Animal welfare charities have expressed concern about the rapidly rising number of primates being kept in “backyard Britain” and joined with the BVA to push for a ban on keeping them as pets.

RSPCA inspectors are having to deal with situations where monkeys are living in squalor and suffering from disease.

Calls about pet monkeys have increased threefold in the last five years, with Manchester named as the nation’s hotspot for primates in trouble, said the RSPCA.

Needs not met

An estimated 5,000 primates are being kept as pets across the UK, but new data suggests many are suffering and not having vital social, dietary and environmental needs met.

Marmosets, capuchins and squirrel monkeys are some of the primates being kept as pets, and rescue groups receive approximately one call every three days relating to the welfare of a monkey.

RSPCA senior scientific officer Dr Ros Clubb said: “The level of calls we are getting shows the number of primates out there is increasing – and at an alarming level. The spread of calls across the country is real cause for concern too.

Living in squalor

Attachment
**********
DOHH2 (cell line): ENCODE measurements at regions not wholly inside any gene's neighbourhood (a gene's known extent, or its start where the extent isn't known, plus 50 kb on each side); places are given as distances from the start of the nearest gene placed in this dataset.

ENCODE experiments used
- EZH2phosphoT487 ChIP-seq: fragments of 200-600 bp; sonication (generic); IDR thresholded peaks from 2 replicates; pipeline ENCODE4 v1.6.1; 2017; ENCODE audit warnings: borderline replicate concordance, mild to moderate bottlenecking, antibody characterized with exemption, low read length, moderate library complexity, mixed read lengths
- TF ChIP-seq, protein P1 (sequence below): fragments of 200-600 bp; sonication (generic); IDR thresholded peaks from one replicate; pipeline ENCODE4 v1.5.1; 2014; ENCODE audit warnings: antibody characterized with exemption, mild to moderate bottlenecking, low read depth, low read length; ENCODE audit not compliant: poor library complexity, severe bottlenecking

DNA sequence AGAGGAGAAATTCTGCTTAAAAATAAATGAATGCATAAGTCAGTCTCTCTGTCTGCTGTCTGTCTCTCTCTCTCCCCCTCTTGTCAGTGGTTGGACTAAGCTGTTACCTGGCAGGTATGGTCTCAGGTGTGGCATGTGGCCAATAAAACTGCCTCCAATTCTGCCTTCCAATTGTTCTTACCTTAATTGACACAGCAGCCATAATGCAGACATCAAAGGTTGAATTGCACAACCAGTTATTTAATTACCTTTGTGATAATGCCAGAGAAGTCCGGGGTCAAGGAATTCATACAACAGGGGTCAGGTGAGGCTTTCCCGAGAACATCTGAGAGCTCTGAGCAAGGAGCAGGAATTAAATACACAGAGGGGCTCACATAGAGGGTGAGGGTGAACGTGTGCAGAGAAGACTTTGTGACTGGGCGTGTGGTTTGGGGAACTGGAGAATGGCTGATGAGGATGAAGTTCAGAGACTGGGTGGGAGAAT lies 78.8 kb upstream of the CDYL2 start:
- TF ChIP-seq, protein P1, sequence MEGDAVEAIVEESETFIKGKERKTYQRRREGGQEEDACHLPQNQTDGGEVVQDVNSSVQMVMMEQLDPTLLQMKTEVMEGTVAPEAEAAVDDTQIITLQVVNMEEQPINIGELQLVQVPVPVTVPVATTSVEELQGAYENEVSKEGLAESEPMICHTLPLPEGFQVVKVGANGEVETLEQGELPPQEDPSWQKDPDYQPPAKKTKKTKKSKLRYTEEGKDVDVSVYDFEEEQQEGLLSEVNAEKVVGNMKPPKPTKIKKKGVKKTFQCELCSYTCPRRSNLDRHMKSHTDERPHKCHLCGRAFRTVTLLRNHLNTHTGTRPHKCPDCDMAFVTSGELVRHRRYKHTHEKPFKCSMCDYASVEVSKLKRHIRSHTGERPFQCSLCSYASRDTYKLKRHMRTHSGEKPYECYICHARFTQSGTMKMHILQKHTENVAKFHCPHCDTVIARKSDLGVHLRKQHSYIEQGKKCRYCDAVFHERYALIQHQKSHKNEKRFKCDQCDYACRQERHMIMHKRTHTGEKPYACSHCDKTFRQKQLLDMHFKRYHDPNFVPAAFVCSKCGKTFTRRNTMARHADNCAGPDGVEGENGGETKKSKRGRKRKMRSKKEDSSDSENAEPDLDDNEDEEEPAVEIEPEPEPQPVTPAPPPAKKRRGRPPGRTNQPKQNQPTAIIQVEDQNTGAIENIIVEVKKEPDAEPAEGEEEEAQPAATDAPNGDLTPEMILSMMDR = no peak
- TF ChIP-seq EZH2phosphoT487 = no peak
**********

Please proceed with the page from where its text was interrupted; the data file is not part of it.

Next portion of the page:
“Sadly, our inspectors have seen situations where monkeys have been cooped up in bird cages, fed fast food and sugary drinks, deprived of friends of their own kind, living in squalor and suffering from disease.

“We fear there are hundreds more suffering behind closed doors because people do not know how to look after these animals properly. That is why the RSPCA has joined forces with Born Free Foundation, the BVA, Captive Animal Protection Society, Four Paws, One Kind and Wild Futures to push for a ban on keeping primates as pets. We are all concerned about the situation of primates being kept as pets in the UK.”

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2 Comments on "Welfare charities push for ban on pet primates"

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Chris Newman
Chris Newman
7 months 26 days ago

It is very disappointing to [see] the BVA (and indeed the RSPCA) supporting this entirely disingenuous campaign led by key members of the Animal Rights Industry. The keeping of a primate as a pet is already effectively illegal under the Animal Welfare Act and underpinning Code of Practice. The RSPCA has all the tools it needs to address welfare concerns, so why is it not doing so? Also why does the BVA hold a position on this, have they sought comment from the BVZS on this issue?

John Dineley
John Dineley
7 months 26 days ago

Indeed. Why is the BVA getting involved in what is a campaign generated by the animal-right lobby. Parliament has already looked into this issue and do not support a ban. Some independent research would have helped as some of your members have clients who privately keep primates.


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